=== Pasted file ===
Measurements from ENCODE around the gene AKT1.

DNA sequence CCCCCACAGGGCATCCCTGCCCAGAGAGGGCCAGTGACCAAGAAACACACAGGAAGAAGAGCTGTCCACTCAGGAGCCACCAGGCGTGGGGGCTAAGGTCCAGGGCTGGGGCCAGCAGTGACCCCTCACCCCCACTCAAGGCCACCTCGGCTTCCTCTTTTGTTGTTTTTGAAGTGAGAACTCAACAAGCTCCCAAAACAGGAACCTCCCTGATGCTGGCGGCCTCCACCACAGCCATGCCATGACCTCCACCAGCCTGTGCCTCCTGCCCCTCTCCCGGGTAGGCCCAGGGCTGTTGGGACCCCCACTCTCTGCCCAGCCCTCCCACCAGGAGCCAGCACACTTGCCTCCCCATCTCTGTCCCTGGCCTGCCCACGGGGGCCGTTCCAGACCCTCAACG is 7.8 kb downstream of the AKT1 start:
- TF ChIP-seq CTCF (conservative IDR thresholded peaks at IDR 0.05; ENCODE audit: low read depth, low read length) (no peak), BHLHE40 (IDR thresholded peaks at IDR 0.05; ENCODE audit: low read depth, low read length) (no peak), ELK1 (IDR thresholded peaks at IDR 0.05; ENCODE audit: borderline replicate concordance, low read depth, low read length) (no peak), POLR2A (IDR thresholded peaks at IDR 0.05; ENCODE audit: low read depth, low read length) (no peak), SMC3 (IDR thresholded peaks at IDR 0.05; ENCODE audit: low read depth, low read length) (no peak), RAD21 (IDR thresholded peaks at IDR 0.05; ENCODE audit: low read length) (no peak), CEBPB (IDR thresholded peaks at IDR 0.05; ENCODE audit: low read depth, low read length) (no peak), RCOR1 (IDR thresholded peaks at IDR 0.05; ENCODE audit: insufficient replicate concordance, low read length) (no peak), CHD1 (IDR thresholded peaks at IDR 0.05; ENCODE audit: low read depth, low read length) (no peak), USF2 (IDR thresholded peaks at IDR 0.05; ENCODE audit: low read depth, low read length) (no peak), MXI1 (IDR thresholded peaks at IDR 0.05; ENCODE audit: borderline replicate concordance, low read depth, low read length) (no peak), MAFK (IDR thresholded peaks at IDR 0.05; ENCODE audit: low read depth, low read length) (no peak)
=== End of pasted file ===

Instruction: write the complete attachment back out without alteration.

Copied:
Measurements from ENCODE around the gene AKT1.

DNA sequence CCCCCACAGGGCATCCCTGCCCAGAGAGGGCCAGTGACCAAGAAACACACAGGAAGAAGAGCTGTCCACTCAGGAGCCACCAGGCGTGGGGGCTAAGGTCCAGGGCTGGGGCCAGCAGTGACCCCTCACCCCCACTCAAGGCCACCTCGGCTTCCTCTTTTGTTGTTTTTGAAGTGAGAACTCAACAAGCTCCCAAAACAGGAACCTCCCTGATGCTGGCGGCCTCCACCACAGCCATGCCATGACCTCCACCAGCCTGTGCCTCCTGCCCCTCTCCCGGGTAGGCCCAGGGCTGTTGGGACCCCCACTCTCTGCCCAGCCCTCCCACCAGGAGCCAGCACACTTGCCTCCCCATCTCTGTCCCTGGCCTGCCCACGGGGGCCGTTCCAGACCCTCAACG is 7.8 kb downstream of the AKT1 start:
- TF ChIP-seq CTCF (conservative IDR thresholded peaks at IDR 0.05; ENCODE audit: low read depth, low read length) (no peak), BHLHE40 (IDR thresholded peaks at IDR 0.05; ENCODE audit: low read depth, low read length) (no peak), ELK1 (IDR thresholded peaks at IDR 0.05; ENCODE audit: borderline replicate concordance, low read depth, low read length) (no peak), POLR2A (IDR thresholded peaks at IDR 0.05; ENCODE audit: low read depth, low read length) (no peak), SMC3 (IDR thresholded peaks at IDR 0.05; ENCODE audit: low read depth, low read length) (no peak), RAD21 (IDR thresholded peaks at IDR 0.05; ENCODE audit: low read length) (no peak), CEBPB (IDR thresholded peaks at IDR 0.05; ENCODE audit: low read depth, low read length) (no peak), RCOR1 (IDR thresholded peaks at IDR 0.05; ENCODE audit: insufficient replicate concordance, low read length) (no peak), CHD1 (IDR thresholded peaks at IDR 0.05; ENCODE audit: low read depth, low read length) (no peak), USF2 (IDR thresholded peaks at IDR 0.05; ENCODE audit: low read depth, low read length) (no peak), MXI1 (IDR thresholded peaks at IDR 0.05; ENCODE audit: borderline replicate concordance, low read depth, low read length) (no peak), MAFK (IDR thresholded peaks at IDR 0.05; ENCODE audit: low read depth, low read length) (no peak)